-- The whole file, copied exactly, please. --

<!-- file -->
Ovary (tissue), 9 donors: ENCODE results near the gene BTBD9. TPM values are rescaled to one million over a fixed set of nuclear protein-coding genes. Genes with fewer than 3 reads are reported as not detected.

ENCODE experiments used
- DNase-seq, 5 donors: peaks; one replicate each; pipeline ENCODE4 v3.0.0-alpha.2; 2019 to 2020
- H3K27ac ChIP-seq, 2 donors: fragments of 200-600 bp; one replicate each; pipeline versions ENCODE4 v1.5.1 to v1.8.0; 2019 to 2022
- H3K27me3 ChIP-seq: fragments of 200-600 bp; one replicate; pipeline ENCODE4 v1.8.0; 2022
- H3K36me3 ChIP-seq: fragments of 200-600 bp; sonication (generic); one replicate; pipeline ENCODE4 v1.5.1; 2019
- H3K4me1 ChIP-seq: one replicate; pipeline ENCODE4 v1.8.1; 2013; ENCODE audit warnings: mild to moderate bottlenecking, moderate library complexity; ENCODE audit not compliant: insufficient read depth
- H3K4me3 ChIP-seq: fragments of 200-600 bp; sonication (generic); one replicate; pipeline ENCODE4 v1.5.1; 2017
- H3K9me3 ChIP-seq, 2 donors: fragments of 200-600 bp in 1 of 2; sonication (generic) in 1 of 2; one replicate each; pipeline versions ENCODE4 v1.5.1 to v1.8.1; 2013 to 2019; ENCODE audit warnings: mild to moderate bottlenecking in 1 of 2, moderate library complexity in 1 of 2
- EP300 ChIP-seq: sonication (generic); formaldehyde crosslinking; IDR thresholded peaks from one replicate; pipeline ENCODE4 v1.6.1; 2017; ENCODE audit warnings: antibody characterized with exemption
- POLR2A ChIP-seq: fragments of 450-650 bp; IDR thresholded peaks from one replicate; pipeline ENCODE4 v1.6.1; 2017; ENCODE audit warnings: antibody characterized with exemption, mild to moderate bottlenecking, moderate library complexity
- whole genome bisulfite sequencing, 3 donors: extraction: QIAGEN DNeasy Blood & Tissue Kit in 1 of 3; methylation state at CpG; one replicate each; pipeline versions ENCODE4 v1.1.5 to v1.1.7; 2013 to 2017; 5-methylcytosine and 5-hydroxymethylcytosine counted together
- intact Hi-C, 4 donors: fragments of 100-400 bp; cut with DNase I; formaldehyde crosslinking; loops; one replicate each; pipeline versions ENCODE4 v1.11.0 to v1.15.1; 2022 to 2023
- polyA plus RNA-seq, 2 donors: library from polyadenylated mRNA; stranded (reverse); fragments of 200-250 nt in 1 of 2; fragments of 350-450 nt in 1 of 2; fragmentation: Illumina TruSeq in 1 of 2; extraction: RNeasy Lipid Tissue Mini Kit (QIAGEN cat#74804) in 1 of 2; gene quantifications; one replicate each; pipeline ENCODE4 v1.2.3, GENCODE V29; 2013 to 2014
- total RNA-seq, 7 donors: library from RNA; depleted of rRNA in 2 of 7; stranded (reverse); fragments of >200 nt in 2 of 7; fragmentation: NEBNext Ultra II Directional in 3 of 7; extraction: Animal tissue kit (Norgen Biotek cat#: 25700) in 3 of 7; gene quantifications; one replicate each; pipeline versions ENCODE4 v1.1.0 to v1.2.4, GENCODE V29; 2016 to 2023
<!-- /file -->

Ovary (tissue), 9 donors: ENCODE results near the gene BTBD9. TPM values are rescaled to one million over a fixed set of nuclear protein-coding genes. Genes with fewer than 3 reads are reported as not detected.

ENCODE experiments used
- DNase-seq, 5 donors: peaks; one replicate each; pipeline ENCODE4 v3.0.0-alpha.2; 2019 to 2020
- H3K27ac ChIP-seq, 2 donors: fragments of 200-600 bp; one replicate each; pipeline versions ENCODE4 v1.5.1 to v1.8.0; 2019 to 2022
- H3K27me3 ChIP-seq: fragments of 200-600 bp; one replicate; pipeline ENCODE4 v1.8.0; 2022
- H3K36me3 ChIP-seq: fragments of 200-600 bp; sonication (generic); one replicate; pipeline ENCODE4 v1.5.1; 2019
- H3K4me1 ChIP-seq: one replicate; pipeline ENCODE4 v1.8.1; 2013; ENCODE audit warnings: mild to moderate bottlenecking, moderate library complexity; ENCODE audit not compliant: insufficient read depth
- H3K4me3 ChIP-seq: fragments of 200-600 bp; sonication (generic); one replicate; pipeline ENCODE4 v1.5.1; 2017
- H3K9me3 ChIP-seq, 2 donors: fragments of 200-600 bp in 1 of 2; sonication (generic) in 1 of 2; one replicate each; pipeline versions ENCODE4 v1.5.1 to v1.8.1; 2013 to 2019; ENCODE audit warnings: mild to moderate bottlenecking in 1 of 2, moderate library complexity in 1 of 2
- EP300 ChIP-seq: sonication (generic); formaldehyde crosslinking; IDR thresholded peaks from one replicate; pipeline ENCODE4 v1.6.1; 2017; ENCODE audit warnings: antibody characterized with exemption
- POLR2A ChIP-seq: fragments of 450-650 bp; IDR thresholded peaks from one replicate; pipeline ENCODE4 v1.6.1; 2017; ENCODE audit warnings: antibody characterized with exemption, mild to moderate bottlenecking, moderate library complexity
- whole genome bisulfite sequencing, 3 donors: extraction: QIAGEN DNeasy Blood & Tissue Kit in 1 of 3; methylation state at CpG; one replicate each; pipeline versions ENCODE4 v1.1.5 to v1.1.7; 2013 to 2017; 5-methylcytosine and 5-hydroxymethylcytosine counted together
- intact Hi-C, 4 donors: fragments of 100-400 bp; cut with DNase I; formaldehyde crosslinking; loops; one replicate each; pipeline versions ENCODE4 v1.11.0 to v1.15.1; 2022 to 2023
- polyA plus RNA-seq, 2 donors: library from polyadenylated mRNA; stranded (reverse); fragments of 200-250 nt in 1 of 2; fragments of 350-450 nt in 1 of 2; fragmentation: Illumina TruSeq in 1 of 2; extraction: RNeasy Lipid Tissue Mini Kit (QIAGEN cat#74804) in 1 of 2; gene quantifications; one replicate each; pipeline ENCODE4 v1.2.3, GENCODE V29; 2013 to 2014
- total RNA-seq, 7 donors: library from RNA; depleted of rRNA in 2 of 7; stranded (reverse); fragments of >200 nt in 2 of 7; fragmentation: NEBNext Ultra II Directional in 3 of 7; extraction: Animal tissue kit (Norgen Biotek cat#: 25700) in 3 of 7; gene quantifications; one replicate each; pipeline versions ENCODE4 v1.1.0 to v1.2.4, GENCODE V29; 2016 to 2023